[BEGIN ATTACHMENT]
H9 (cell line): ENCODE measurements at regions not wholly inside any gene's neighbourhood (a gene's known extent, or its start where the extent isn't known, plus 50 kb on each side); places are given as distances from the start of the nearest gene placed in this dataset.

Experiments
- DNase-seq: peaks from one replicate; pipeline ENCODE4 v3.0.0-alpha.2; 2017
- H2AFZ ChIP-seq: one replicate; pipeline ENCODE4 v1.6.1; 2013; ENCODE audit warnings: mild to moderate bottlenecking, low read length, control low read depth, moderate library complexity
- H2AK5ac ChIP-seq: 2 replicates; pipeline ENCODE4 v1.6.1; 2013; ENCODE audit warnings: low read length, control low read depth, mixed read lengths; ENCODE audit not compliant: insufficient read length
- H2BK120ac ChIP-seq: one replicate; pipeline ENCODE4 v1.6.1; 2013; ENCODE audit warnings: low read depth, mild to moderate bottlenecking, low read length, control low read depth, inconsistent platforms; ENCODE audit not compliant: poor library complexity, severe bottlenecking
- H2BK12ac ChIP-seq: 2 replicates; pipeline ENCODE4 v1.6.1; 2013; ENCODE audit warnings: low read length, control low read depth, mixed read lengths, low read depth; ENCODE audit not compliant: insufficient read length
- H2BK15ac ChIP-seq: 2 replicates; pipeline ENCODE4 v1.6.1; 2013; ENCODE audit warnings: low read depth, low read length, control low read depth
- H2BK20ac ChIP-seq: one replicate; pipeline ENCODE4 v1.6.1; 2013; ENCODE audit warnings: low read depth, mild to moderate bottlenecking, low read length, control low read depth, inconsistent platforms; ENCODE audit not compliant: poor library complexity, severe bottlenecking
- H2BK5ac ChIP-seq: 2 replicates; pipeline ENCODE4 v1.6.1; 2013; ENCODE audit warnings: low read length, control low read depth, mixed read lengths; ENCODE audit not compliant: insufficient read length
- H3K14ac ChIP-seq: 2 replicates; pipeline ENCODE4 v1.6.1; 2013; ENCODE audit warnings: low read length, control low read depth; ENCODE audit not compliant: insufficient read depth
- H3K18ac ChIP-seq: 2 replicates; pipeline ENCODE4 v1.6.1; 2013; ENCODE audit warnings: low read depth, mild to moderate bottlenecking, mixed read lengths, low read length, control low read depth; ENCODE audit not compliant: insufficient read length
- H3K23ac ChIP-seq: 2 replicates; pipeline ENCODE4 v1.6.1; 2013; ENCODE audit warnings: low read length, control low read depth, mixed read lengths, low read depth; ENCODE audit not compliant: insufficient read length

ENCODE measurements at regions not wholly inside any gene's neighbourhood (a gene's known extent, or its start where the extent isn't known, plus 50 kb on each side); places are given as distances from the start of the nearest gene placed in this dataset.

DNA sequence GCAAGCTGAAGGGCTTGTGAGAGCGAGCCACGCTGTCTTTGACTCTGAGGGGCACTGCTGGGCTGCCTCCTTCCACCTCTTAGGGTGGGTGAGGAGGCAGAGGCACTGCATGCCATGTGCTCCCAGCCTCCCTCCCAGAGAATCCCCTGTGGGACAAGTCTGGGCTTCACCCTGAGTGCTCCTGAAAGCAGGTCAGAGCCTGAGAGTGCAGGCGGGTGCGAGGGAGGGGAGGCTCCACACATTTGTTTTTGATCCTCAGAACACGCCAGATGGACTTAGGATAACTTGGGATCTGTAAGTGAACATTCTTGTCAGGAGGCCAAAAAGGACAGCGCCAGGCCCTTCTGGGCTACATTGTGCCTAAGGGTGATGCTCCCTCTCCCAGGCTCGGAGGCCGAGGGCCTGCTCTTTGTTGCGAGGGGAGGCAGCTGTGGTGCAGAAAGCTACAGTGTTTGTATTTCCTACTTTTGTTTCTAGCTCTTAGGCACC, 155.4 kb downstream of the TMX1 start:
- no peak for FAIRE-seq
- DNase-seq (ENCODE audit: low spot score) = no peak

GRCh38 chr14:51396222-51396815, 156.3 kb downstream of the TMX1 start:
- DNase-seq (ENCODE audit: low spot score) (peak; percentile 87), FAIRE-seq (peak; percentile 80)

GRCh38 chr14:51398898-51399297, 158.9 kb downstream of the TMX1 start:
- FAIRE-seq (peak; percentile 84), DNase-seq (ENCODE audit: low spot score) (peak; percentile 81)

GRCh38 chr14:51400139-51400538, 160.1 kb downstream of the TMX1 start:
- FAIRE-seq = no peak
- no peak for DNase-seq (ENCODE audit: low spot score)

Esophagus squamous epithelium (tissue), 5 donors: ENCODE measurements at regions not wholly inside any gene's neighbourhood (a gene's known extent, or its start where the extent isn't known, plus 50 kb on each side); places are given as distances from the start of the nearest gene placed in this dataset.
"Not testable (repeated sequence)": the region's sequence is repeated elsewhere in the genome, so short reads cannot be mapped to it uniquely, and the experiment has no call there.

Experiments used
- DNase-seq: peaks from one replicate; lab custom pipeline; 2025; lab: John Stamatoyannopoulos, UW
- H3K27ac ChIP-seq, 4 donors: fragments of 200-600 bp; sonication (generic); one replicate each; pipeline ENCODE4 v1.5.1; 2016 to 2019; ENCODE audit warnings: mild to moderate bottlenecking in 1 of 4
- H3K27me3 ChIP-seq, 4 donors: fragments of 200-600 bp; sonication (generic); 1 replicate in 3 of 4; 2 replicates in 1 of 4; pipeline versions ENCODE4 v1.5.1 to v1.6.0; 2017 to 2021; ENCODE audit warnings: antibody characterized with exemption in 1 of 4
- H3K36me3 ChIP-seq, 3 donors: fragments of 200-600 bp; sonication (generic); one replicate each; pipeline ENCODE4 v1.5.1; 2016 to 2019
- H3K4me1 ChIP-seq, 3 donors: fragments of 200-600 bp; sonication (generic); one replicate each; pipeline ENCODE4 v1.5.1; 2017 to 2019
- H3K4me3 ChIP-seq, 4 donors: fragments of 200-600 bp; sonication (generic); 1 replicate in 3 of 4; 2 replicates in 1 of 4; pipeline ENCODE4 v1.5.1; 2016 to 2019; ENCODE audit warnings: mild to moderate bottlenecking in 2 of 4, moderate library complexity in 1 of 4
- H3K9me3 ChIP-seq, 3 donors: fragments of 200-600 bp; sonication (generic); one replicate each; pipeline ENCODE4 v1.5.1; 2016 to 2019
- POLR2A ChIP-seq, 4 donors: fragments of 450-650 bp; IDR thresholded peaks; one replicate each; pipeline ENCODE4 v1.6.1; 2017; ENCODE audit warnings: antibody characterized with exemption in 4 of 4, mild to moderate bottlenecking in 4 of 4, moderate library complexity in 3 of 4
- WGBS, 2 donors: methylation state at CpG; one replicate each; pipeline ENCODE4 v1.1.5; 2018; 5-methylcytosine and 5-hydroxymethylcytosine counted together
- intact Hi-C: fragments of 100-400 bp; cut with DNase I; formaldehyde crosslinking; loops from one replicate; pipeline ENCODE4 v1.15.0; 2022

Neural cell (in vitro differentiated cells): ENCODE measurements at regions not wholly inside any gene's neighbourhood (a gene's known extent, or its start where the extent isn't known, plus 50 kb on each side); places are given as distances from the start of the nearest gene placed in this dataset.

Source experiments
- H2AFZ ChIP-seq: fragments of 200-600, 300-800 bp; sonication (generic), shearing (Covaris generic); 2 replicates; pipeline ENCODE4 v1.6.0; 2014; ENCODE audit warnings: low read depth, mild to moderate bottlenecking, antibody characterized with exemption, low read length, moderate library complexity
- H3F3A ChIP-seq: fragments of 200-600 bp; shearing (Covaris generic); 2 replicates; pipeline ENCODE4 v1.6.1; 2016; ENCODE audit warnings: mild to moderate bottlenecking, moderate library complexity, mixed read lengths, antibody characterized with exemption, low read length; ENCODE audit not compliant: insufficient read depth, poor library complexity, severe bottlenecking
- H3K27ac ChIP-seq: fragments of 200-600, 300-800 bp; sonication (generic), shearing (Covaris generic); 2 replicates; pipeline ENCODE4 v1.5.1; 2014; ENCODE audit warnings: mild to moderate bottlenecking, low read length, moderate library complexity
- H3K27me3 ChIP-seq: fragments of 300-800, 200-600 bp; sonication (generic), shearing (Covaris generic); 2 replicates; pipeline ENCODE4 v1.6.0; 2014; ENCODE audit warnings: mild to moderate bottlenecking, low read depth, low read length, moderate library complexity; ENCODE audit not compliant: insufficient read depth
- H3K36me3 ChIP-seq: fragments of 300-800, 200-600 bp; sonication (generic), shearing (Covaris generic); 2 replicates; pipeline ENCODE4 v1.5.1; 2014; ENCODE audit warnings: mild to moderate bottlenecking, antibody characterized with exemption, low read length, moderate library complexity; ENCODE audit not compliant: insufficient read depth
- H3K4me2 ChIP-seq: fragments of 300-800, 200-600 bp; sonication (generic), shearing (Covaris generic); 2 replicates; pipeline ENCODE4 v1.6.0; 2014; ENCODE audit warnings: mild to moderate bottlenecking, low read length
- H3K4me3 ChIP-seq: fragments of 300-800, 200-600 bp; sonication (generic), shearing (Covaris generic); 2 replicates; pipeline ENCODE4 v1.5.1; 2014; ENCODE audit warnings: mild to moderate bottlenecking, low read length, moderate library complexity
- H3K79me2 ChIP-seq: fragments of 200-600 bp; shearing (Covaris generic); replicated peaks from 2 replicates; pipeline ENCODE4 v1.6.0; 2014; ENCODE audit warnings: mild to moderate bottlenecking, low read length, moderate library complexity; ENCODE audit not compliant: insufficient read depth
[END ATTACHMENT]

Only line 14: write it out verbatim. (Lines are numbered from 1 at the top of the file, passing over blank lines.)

ENCODE measurements at regions not wholly inside any gene's neighbourhood (a gene's known extent, or its start where the extent isn't known, plus 50 kb on each side); places are given as distances from the start of the nearest gene placed in this dataset.